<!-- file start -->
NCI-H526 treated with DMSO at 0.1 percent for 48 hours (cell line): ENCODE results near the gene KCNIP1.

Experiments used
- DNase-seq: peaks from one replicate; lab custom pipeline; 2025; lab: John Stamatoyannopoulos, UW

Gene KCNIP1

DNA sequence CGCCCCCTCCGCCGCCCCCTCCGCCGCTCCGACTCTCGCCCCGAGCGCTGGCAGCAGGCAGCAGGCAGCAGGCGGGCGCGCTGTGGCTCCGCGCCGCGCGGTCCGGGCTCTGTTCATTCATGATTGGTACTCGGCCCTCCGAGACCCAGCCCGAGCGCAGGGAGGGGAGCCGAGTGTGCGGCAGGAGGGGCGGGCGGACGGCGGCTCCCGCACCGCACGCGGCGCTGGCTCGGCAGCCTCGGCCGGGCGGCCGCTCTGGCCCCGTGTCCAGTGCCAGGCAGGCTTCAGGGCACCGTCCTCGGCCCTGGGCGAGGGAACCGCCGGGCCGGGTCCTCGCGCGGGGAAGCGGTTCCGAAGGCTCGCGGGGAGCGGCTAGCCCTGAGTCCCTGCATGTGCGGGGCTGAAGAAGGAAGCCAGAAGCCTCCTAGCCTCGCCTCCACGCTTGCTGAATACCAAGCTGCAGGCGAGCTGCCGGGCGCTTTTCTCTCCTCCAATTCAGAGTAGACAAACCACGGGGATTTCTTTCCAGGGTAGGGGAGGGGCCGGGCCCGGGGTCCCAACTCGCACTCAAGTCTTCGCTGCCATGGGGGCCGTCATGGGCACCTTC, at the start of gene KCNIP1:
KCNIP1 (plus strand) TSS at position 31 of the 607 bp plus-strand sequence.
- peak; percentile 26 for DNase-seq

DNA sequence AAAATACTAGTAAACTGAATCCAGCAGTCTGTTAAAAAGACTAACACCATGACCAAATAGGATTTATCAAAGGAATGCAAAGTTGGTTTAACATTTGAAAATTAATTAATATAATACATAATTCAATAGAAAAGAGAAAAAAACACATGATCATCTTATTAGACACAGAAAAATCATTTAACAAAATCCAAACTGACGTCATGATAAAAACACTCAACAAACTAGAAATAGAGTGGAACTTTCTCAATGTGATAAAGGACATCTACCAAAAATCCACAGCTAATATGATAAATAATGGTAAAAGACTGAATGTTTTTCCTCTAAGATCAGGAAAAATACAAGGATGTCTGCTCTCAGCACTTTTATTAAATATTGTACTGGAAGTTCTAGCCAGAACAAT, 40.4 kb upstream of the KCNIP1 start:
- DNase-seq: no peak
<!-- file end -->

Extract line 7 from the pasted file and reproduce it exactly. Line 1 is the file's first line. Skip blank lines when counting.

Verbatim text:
- peak; percentile 26 for DNase-seq